Novartis and other industry leaders call for action to address antimicrobial resistance, one of the world’s most serious public health challenges
Jan 21, 2016
Drug-resistant bacteria can have a devastating impact on patients. Every year in the US at least 2 million people become infected with bacteria that do not respond to current antibiotic therapies, leading directly to 23,000 deaths. Independent analysis estimates the global death toll at about 700,000 a year globally, a figure that could reach 10 million a year by 20501 if the discovery of new therapies fails to keep pace with the rise of drug-resistant ‘superbugs’.
Novartis has joined with more than 80 leading international pharmaceutical and biotechnology companies to call for a global, united front with governments against the emergence of drug-resistant infections.
The declaration calls for better education on the appropriate use of antibiotics to reduce unnecessary prescriptions by clinicians and overuse by patients and in livestock; improved access to high-quality antibiotics for all; and increased investment in the research and development of new antimicrobial treatments. It also urges governments to support research efforts by committing to funding and improving incentives for new medicines.
Novartis has not only a long history in developing antibiotic treatments to fight bacterial infection. The company’s generic medicines division, Sandoz is also the world’s largest generic antimicrobial producer. About 66 million patients take Novartis medicines to tackle bacterial infection every year and the company is working to broaden access to these treatments in under-served markets around the world.
High-quality generic anti-infective medicines are a key part of the provision of global healthcare, underpinning most common surgical procedures and treatments such as chemotherapy as well as treating acute bacterial infections. More than 70% of anti-infectives sold globally are generic medicines.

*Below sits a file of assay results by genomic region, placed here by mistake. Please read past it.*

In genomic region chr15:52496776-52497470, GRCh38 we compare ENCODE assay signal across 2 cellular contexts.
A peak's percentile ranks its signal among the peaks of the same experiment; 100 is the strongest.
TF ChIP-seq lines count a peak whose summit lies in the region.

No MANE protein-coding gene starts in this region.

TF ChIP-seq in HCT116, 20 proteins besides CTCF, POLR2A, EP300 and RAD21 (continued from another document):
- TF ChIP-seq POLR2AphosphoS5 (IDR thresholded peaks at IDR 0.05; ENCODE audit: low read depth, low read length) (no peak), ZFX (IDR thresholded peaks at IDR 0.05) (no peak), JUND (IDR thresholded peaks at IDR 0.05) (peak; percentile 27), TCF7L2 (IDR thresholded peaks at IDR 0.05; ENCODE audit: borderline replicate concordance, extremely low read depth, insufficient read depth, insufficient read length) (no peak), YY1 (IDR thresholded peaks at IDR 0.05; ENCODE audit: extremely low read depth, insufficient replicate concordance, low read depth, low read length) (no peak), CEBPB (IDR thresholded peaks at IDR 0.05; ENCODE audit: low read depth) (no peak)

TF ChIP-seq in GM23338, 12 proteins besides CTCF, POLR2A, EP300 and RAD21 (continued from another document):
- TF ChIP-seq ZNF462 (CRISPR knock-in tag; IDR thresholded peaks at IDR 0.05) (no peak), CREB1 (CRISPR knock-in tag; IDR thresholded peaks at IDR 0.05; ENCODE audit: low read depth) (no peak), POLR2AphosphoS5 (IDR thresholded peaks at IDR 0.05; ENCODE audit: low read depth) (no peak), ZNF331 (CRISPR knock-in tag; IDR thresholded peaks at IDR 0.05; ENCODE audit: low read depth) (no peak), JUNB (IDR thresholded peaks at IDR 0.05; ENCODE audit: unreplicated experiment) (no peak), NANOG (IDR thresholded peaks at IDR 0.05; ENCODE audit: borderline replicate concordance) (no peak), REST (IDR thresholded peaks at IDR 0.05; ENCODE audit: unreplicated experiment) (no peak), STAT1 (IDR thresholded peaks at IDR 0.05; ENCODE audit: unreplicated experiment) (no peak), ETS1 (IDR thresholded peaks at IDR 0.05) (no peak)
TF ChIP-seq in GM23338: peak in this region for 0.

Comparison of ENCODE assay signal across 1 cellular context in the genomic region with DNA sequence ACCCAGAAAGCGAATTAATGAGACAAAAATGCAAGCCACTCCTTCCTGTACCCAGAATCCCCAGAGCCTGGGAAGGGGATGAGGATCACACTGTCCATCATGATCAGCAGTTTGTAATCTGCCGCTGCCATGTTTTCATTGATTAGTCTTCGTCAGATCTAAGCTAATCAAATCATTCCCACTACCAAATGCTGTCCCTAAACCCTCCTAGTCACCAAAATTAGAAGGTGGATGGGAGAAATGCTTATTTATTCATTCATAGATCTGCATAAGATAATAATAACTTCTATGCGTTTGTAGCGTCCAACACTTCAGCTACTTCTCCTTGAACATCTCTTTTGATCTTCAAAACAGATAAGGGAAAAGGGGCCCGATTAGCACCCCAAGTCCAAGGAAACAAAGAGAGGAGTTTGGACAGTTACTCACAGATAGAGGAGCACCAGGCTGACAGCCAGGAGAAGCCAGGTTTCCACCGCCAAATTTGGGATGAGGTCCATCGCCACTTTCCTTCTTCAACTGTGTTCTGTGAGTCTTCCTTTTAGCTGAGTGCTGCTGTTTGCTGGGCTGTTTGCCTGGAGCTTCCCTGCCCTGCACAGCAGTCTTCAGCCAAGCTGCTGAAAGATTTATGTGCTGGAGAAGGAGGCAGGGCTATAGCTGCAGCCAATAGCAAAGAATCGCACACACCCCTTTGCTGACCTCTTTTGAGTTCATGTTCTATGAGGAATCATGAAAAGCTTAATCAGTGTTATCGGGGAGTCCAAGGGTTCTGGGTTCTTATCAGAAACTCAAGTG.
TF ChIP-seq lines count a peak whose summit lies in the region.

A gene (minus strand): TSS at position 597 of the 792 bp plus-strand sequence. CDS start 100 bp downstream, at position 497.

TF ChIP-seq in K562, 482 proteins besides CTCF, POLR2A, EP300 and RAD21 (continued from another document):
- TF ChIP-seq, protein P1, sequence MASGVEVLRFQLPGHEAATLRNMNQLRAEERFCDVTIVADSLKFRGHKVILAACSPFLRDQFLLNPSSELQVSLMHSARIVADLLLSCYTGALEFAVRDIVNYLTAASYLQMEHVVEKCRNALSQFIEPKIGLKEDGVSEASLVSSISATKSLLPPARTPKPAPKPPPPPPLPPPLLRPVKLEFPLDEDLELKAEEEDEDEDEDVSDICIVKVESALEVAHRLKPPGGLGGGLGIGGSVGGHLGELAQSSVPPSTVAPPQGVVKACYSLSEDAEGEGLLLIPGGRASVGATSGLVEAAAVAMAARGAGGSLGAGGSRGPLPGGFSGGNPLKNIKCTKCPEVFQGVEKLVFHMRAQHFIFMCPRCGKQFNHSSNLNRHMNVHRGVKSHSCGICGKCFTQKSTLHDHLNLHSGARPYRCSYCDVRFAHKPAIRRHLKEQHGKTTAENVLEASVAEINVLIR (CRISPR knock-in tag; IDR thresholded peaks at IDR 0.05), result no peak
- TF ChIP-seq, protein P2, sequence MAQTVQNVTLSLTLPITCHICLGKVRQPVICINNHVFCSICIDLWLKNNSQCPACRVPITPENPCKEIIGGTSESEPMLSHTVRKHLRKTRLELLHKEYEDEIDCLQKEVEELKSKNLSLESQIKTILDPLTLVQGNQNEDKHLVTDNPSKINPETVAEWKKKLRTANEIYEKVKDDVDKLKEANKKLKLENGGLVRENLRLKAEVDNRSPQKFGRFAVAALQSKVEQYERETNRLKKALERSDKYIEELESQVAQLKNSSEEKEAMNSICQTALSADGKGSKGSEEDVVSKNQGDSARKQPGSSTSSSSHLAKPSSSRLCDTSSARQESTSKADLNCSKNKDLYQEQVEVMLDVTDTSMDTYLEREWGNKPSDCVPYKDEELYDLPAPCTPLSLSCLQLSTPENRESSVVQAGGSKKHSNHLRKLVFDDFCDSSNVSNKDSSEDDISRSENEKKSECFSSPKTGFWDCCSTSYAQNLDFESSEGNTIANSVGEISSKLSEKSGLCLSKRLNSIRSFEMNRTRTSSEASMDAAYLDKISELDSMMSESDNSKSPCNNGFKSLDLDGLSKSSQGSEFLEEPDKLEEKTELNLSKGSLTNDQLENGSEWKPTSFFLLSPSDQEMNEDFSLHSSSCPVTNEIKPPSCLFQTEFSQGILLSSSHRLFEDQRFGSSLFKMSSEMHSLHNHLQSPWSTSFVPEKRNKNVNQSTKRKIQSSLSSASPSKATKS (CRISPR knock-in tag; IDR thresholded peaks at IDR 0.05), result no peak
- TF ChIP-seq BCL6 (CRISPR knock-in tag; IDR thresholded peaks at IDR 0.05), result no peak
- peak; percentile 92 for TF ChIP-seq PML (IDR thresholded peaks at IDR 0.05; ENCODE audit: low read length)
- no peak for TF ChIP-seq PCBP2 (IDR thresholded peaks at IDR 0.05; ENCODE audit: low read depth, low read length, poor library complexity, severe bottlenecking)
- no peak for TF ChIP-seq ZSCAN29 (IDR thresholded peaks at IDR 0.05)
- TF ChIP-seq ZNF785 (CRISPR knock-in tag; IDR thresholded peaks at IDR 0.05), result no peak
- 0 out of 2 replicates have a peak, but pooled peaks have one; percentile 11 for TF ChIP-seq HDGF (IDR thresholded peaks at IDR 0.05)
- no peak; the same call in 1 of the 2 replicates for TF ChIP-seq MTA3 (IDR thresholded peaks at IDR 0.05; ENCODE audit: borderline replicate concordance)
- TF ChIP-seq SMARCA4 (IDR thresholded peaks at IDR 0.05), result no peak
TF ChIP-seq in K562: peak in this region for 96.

Sandoz works to ensure responsible use of antibiotics. In 2015 it spearheaded a successful multimedia campaign in part of Latin America to educate healthcare professionals about appropriate use. The campaign reached 21,000 physicians and 35,000 pharmacists, primarily in Brazil, Mexico, Ecuador and Colombia.
Novartis continues to conduct research into new antibiotic treatments for the most devastating infectious diseases. Its approach is two-fold. Firstly, the company is optimizing known classes of antibiotics to be more effective and, secondly, researchers are working to develop a new generation of antimicrobials that can combat superbugs. It is a demanding scientific priority as these superbugs have evolved over many years to effectively withstand current treatments and a better understanding of how to circumvent their defenses is needed.
“Infectious diseases will never be eradicated because bacteria will continue to evolve in response to treatment,” said Don Ganem, head of the Novartis Infectious Diseases unit. “The goal is to manage, rather than eliminate the problem. We need to develop new antibiotics that stay ahead of mutational drug resistance. We are committed to our work in this challenging area of science.”